OBJECTIVES: To evaluate how angiotensin-converting enzyme (ACE) gene polymorphism is associated with perioperative blood loss in hip arthroplasty in a geriatric population.
DESIGN: A case-control study of subjects consecutively undergoing total hip arthroplasty.
SETTING: A department of orthopedic surgery in Italy.
PARTICIPANTS: One hundred five patients, mean age ± standard deviation 68.6 ± 10.4, undergoing total hip arthroplasty.
MEASUREMENTS: ACE gene polymorphism was analyzed using polymerase chain reaction. Decrement of hemoglobin (Hb) and hematocrit (Ht) was calculated as the difference between the preoperative and the lowest postoperative value, measured 1, 2, and 3 days after surgery. Total blood loss was calculated as the sum of intra- and postoperative blood loss.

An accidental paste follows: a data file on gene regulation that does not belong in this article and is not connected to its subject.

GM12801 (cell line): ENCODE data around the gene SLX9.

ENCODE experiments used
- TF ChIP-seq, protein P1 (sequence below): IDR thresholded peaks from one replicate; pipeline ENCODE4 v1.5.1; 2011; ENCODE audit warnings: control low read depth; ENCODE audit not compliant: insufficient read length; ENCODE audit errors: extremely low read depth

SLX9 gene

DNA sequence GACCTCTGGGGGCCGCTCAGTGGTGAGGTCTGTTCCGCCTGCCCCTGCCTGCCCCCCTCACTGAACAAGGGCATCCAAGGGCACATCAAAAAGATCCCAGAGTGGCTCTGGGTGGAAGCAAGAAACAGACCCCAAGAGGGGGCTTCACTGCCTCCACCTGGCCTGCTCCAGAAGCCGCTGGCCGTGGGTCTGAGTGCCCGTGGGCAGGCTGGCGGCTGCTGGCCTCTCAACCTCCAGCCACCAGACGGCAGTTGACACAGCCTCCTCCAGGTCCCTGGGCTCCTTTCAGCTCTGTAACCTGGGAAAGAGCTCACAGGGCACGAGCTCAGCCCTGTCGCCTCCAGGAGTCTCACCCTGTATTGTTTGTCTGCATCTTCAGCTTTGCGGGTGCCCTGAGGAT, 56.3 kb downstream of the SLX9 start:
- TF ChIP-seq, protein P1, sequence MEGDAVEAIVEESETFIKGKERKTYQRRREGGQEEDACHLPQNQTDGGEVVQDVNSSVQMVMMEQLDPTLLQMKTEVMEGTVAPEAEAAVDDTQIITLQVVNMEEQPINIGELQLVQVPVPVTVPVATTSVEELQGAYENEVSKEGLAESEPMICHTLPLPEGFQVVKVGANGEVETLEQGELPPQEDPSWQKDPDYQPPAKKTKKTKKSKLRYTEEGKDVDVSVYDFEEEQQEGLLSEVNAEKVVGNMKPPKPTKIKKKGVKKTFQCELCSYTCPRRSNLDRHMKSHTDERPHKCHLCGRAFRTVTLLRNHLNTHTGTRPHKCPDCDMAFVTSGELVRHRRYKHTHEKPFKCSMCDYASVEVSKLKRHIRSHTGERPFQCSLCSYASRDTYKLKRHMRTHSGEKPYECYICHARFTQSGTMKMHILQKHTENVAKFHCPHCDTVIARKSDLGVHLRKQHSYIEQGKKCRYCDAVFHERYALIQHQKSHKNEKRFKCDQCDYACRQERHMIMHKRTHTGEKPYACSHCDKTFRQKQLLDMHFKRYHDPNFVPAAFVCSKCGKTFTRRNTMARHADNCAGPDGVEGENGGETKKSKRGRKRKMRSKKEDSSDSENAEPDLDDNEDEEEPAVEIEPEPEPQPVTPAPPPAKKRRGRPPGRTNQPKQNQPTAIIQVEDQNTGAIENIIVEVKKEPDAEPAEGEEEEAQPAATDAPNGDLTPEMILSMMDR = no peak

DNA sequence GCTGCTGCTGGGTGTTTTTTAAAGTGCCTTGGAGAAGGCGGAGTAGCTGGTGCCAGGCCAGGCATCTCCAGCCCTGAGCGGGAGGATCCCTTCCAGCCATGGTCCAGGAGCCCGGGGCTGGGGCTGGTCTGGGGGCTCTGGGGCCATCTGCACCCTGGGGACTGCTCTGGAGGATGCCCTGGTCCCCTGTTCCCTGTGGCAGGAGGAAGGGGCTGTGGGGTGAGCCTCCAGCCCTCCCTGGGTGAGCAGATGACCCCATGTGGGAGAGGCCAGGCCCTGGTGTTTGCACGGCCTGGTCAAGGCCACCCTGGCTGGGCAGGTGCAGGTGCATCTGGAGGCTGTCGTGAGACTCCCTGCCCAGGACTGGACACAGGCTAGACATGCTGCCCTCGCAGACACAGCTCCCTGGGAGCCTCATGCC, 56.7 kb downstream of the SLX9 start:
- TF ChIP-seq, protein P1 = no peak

RESULTS: Patients carrying the deletion homozygous and insertion/deletion heterozygous genotypes of the ACE gene show a higher decrement of Hb (P < .01) and Ht (P < .01) and higher total blood loss (P < .007) after hip surgery than subjects carrying the insertion (II) homozygous. The role of ACE gene polymorphism seems hypertension independent. Logistic regression analysis showed that II genotype reduces total blood loss.
CONCLUSIONS: This is the largest study evaluating the distribution of ACE gene genotypes in patients undergoing hip arthroplasty and the first investigating the association between bleeding and ACE gene polymorphism. Our data suggest that II genotype is associated with lower total blood loss.